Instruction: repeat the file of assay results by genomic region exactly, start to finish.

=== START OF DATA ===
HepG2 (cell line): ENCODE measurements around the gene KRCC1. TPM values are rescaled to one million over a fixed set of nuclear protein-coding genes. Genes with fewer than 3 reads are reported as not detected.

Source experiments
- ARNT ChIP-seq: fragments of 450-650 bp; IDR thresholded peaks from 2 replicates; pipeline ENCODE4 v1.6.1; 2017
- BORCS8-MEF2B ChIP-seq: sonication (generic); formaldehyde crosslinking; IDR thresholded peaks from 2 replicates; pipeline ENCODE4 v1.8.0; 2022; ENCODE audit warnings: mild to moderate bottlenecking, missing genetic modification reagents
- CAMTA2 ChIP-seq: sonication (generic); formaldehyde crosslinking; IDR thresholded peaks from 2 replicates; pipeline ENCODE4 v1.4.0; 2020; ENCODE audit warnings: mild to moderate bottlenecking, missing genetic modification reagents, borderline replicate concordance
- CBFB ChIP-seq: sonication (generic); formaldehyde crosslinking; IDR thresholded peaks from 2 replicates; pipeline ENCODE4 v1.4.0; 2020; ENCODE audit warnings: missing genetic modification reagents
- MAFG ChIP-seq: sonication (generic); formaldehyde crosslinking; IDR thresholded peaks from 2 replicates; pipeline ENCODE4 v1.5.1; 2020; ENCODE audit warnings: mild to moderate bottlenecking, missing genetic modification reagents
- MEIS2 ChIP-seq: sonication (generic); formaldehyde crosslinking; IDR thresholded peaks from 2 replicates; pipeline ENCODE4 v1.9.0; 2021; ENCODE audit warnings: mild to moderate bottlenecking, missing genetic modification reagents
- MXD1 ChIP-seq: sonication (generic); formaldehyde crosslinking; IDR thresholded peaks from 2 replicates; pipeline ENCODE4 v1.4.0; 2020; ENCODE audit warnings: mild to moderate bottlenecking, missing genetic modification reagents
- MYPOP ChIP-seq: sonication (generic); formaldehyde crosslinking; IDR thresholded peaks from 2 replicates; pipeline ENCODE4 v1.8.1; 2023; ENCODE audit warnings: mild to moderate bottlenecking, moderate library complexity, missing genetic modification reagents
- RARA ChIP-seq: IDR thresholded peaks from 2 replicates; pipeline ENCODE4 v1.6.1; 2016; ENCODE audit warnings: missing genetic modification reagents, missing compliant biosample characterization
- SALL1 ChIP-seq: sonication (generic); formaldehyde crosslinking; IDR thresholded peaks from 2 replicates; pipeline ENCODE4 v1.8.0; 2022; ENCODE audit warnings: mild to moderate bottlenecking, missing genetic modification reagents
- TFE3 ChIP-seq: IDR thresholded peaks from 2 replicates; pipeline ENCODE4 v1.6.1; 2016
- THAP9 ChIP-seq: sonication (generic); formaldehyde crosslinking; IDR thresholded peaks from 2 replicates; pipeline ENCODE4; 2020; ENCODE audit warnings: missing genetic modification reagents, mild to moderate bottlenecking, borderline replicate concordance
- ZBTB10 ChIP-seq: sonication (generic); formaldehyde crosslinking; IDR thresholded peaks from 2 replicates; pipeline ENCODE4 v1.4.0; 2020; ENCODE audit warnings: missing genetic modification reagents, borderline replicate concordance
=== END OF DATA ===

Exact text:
HepG2 (cell line): ENCODE measurements around the gene KRCC1. TPM values are rescaled to one million over a fixed set of nuclear protein-coding genes. Genes with fewer than 3 reads are reported as not detected.

Source experiments
- ARNT ChIP-seq: fragments of 450-650 bp; IDR thresholded peaks from 2 replicates; pipeline ENCODE4 v1.6.1; 2017
- BORCS8-MEF2B ChIP-seq: sonication (generic); formaldehyde crosslinking; IDR thresholded peaks from 2 replicates; pipeline ENCODE4 v1.8.0; 2022; ENCODE audit warnings: mild to moderate bottlenecking, missing genetic modification reagents
- CAMTA2 ChIP-seq: sonication (generic); formaldehyde crosslinking; IDR thresholded peaks from 2 replicates; pipeline ENCODE4 v1.4.0; 2020; ENCODE audit warnings: mild to moderate bottlenecking, missing genetic modification reagents, borderline replicate concordance
- CBFB ChIP-seq: sonication (generic); formaldehyde crosslinking; IDR thresholded peaks from 2 replicates; pipeline ENCODE4 v1.4.0; 2020; ENCODE audit warnings: missing genetic modification reagents
- MAFG ChIP-seq: sonication (generic); formaldehyde crosslinking; IDR thresholded peaks from 2 replicates; pipeline ENCODE4 v1.5.1; 2020; ENCODE audit warnings: mild to moderate bottlenecking, missing genetic modification reagents
- MEIS2 ChIP-seq: sonication (generic); formaldehyde crosslinking; IDR thresholded peaks from 2 replicates; pipeline ENCODE4 v1.9.0; 2021; ENCODE audit warnings: mild to moderate bottlenecking, missing genetic modification reagents
- MXD1 ChIP-seq: sonication (generic); formaldehyde crosslinking; IDR thresholded peaks from 2 replicates; pipeline ENCODE4 v1.4.0; 2020; ENCODE audit warnings: mild to moderate bottlenecking, missing genetic modification reagents
- MYPOP ChIP-seq: sonication (generic); formaldehyde crosslinking; IDR thresholded peaks from 2 replicates; pipeline ENCODE4 v1.8.1; 2023; ENCODE audit warnings: mild to moderate bottlenecking, moderate library complexity, missing genetic modification reagents
- RARA ChIP-seq: IDR thresholded peaks from 2 replicates; pipeline ENCODE4 v1.6.1; 2016; ENCODE audit warnings: missing genetic modification reagents, missing compliant biosample characterization
- SALL1 ChIP-seq: sonication (generic); formaldehyde crosslinking; IDR thresholded peaks from 2 replicates; pipeline ENCODE4 v1.8.0; 2022; ENCODE audit warnings: mild to moderate bottlenecking, missing genetic modification reagents
- TFE3 ChIP-seq: IDR thresholded peaks from 2 replicates; pipeline ENCODE4 v1.6.1; 2016
- THAP9 ChIP-seq: sonication (generic); formaldehyde crosslinking; IDR thresholded peaks from 2 replicates; pipeline ENCODE4; 2020; ENCODE audit warnings: missing genetic modification reagents, mild to moderate bottlenecking, borderline replicate concordance
- ZBTB10 ChIP-seq: sonication (generic); formaldehyde crosslinking; IDR thresholded peaks from 2 replicates; pipeline ENCODE4 v1.4.0; 2020; ENCODE audit warnings: missing genetic modification reagents, borderline replicate concordance